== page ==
HIST 101: American History to 1877 (Syllabus, FA 2020)

History 101
American History to 1877
FA 2020


Instructor: Professor Terry Bouton
E-MAIL: bouton[at]umbc.edu
Office Hours: Email and online by appointment

Course Webpage:


Course Description:
History 101 will explore the development of early America from 1492 through the period of Reconstruction following the Civil War.  Particular attention will be devoted to examining the changing relationships between European, Native American, and African peoples as well as to the internal evolution of these diverse societies. Along the way we will explore such topics as colonization and cultural interactions between Europeans and Indians, the rise of slavery, the American Revolution, the beginning of industrialization, westward expansion, and the Civil War. The goal of the class will be to determine how race, geography, gender, class, and culture created competing worlds in America prior to 1877.

Learning Objectives:

  1. Develop skills in critically analyzing historical ideas, arguments, and evidence
  2. Make strong, clear arguments and support those arguments with effective use of quotes and specific examples from primary and secondary historical sources
  3. Write cogent, coherent, well organized, and persuasive essays—and gain insights on how to apply good writing techniques to other courses and projects
  4. Understand and engage with the main themes of colonial, Revolutionary, and 19th century American history
  5. Appreciate the divergent experiences, ambitions, and ideals of the different peoples who inhabited America before 1877
  6. Consider the influences and intersections of such factors as: race, gender, ethnicity, class, economics, politics, ideology, religion, and geography.

The readings for this course are all online and free. You can link to them through the syllabus and in several places on the course Blackboard site.

The various tests and assignments for the course will produce a possible 400 points.  Your total grade for the class will be determined by tallying your scores the following five elements:

MIDTERM EXAM #1:100 pts.20% of your grade
MIDTERM EXAM #2:100 pts.20% of your grade
FINAL EXAM:100 pts.20% of your grade
SHORT ESSAYS (5 @ 20pts each):100 pts.20% of your grade
DEBATES (5 @ 20pts each):100 pts.20% of your grade
TOTAL GRADE:500 pts.

At the end of the semester:

450-500 points will be an A
400-449 points will be a B
350-399 points will be a C
300-349 points will be a D
Below 300 points will be an F

NOTE: Students taking HIST 101 on a Credit/No Credit basis should remember that the university requires that you earn a final grade of at least a C to receive credit for the course. History majors and potential history majors need a C or better for the credits to count toward the major.

The Midterm and the Final Exams will be take-home essay exams based mostly on the lectures (video recordings). The lectures will be available through Blackboard and links to the Blackboard Panopto site. Students will have a week to complete the exams. Late exams will be penalized depending on the lateness and circumstances surrounding the failure to submit on time.

Short Essays: The grade for Short Essays will depend on the quality of your posts to the Blackboard Discussion Board, which I will treat as short papers. There will be SIX short essay assignments throughout the semester, each worth twenty points.  At the end of the semester, I will drop the lowest grade so that only your FIVE highest scores will count toward your final grade. NOTE: If you elect not to submit one of the Short Essay assignments (you can drop one), you are still responsible for having read that material, which may be included in the midterm or final exams.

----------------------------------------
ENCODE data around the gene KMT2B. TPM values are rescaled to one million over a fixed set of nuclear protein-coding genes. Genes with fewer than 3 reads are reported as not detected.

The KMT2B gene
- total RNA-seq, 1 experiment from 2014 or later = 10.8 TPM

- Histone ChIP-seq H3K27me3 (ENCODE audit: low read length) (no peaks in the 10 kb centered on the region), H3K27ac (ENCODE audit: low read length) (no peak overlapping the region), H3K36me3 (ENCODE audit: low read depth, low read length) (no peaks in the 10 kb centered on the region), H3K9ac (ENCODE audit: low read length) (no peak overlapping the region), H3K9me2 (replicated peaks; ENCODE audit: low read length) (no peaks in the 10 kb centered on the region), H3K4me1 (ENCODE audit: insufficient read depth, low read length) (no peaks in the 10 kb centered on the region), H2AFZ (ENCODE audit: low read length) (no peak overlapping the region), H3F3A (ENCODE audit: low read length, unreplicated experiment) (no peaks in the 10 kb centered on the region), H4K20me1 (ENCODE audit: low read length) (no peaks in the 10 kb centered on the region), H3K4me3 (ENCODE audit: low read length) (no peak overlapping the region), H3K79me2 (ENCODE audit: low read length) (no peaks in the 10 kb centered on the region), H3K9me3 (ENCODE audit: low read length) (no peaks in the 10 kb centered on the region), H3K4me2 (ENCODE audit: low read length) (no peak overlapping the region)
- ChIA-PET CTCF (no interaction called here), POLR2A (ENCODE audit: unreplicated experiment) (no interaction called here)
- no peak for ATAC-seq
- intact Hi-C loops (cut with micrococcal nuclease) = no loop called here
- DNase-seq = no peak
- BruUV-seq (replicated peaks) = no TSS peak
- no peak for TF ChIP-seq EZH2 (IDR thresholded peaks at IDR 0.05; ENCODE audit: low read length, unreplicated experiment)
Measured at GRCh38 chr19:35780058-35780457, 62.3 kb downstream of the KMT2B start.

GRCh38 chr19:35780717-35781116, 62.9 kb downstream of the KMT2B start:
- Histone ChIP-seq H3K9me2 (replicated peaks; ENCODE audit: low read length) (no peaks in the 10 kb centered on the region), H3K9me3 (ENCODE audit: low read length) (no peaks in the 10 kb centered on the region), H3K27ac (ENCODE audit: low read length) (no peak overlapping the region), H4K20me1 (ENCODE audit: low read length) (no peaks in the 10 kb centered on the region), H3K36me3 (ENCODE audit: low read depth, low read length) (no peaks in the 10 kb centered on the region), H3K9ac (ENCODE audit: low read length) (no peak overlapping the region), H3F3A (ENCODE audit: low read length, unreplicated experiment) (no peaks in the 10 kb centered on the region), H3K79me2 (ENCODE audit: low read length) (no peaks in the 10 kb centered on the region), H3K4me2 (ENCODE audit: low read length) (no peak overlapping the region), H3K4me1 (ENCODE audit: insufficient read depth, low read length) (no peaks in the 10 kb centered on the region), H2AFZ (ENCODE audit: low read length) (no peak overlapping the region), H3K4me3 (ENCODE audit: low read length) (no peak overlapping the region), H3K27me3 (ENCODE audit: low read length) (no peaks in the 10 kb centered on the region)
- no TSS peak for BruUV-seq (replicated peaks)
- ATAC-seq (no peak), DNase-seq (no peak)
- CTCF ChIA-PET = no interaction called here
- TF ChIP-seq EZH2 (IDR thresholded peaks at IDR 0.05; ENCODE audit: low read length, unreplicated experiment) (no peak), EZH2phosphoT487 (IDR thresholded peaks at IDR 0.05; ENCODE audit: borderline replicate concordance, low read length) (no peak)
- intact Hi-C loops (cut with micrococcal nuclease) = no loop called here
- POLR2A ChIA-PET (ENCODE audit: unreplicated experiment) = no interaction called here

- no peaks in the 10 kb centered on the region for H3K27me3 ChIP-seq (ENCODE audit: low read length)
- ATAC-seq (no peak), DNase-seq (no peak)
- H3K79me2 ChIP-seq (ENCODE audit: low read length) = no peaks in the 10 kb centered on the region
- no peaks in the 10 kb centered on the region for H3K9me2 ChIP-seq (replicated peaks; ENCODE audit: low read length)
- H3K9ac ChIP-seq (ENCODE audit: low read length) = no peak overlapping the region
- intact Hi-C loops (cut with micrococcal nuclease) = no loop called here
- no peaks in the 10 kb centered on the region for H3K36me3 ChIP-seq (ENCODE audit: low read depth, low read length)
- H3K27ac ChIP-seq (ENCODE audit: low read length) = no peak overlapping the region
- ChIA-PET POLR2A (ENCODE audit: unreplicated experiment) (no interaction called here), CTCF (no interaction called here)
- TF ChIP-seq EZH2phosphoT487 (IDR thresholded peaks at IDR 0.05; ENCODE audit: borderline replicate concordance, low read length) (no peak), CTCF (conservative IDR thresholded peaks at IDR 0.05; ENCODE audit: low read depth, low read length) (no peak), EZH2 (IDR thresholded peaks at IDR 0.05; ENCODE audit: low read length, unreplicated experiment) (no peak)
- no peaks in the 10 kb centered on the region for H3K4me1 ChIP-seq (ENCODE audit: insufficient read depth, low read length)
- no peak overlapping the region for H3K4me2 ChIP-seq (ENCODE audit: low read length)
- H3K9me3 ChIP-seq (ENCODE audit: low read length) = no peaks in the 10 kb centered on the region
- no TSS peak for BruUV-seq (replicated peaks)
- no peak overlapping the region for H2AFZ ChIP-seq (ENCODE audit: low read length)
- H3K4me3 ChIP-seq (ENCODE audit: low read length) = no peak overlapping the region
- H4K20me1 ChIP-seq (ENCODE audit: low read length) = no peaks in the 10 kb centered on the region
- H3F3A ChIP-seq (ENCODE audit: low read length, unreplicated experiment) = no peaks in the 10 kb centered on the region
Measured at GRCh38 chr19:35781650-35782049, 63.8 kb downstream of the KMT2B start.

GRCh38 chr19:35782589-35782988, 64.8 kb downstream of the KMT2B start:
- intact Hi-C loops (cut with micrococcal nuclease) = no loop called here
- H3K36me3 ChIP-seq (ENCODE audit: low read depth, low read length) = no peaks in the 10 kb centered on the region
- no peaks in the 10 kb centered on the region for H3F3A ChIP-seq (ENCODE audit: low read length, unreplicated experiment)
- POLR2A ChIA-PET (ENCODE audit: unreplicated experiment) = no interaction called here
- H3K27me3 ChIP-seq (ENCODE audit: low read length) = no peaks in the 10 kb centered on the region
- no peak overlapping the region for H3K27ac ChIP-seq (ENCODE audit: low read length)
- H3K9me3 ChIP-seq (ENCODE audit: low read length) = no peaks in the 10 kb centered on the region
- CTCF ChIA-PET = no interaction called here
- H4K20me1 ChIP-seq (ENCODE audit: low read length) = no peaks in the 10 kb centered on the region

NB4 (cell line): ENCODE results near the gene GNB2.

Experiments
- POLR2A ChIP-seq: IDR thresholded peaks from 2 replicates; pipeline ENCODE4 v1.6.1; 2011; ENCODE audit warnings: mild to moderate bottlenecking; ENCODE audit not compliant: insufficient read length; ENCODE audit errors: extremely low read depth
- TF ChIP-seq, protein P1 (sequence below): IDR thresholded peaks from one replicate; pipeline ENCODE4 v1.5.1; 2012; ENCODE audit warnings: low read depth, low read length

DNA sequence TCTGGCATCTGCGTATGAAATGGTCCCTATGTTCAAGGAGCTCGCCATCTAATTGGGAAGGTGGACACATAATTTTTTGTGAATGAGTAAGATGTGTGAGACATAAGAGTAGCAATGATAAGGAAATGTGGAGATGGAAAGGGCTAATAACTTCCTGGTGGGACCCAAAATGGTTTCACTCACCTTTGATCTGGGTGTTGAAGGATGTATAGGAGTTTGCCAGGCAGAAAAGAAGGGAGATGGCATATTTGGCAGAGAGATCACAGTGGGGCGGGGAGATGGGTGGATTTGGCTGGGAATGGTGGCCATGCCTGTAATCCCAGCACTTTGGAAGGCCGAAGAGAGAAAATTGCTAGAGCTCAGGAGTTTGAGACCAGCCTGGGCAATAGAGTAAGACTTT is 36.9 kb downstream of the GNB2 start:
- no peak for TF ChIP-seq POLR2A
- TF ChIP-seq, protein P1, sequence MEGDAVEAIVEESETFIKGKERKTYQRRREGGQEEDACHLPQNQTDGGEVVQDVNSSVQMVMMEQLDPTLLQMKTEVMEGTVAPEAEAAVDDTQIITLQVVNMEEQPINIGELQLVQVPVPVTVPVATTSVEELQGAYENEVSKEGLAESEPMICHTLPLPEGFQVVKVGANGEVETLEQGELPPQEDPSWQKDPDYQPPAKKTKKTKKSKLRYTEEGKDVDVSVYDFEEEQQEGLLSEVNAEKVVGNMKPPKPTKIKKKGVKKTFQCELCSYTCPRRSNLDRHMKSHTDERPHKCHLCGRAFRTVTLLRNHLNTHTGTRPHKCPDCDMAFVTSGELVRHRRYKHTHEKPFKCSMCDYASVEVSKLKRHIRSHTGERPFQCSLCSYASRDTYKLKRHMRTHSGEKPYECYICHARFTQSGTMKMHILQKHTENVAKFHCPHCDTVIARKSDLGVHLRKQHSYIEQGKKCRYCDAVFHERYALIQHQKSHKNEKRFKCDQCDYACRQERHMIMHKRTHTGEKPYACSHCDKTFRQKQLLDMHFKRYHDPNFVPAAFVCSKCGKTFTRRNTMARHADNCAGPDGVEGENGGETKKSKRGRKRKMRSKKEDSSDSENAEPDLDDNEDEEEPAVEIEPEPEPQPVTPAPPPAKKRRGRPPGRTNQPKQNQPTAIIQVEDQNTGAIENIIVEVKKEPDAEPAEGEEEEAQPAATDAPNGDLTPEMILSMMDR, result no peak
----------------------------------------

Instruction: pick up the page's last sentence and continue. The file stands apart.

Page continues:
Each Short Essay will answer a specific question based on the material being read for that particular assignment. I have listed the questions below in the schedule.  I will also post them on Blackboard. Your Short Essay will be graded based on the quantity and quality of your response. Each Short Essay must use SPECIFIC EXAMPLES and QUOTATIONS from the readings to support your argument. I will be looking to make sure that your quotations come from THROUGHOUT the reading and not just one or two documents or the beginning parts of a longer document. The postings should be about a page of single-spaced text. Remember to ANSWER the QUESTION rather than just reporting what the reading said.  These are analytical essays designed to prove an argument, not “book reports.” Make sure you proofread your posts before you submit them!

To receive full credit, you must submit your posting by on the due dates listed below usually 11:59pm

Late Postings:
I will accept late postings for each unit for reduced credit. If you miss multiple postings, it’s best to start with the most recent one and work your way back to the older ones since I stop deducting points once you have reached 10 points off out of the 20 total points for the assignment (so, after a few weeks being late, you start out with a max potential of 50%).

The “Debates” will serve as the class discussion part of the course. For each debate, students will complete the required readings and then respond to the Debate topic prompt (all of the specific debate requirements and prompts can be found in the unit folders on Blackboard along with the Debate Rubric). There will be FIVE debates during the semester. You must participate in ALL of the DEBATES..

Your Debate grade will depend on the quantity and quality of your participation. For each debate, students are required to make at least THREE substantive postings, at least TWO of which must be detailed replies to the postings of other students. I encourage you to make more than three posts. If you post more than three times, they need not all be substantive, meaning you can also include short posts asking questions, looking for clarification from a peer, or making a brief statement to spur debate. The only requirement is that, at some point, you also make at least three longer, substantive posts that include citations to examples and quotes from the readings. The Debate topic prompts ask a wide range of questions to spur discussion, so everyone should be able to find something new to add to an existing discussion or else start a new debate thread on different question when the older conversations have run their course.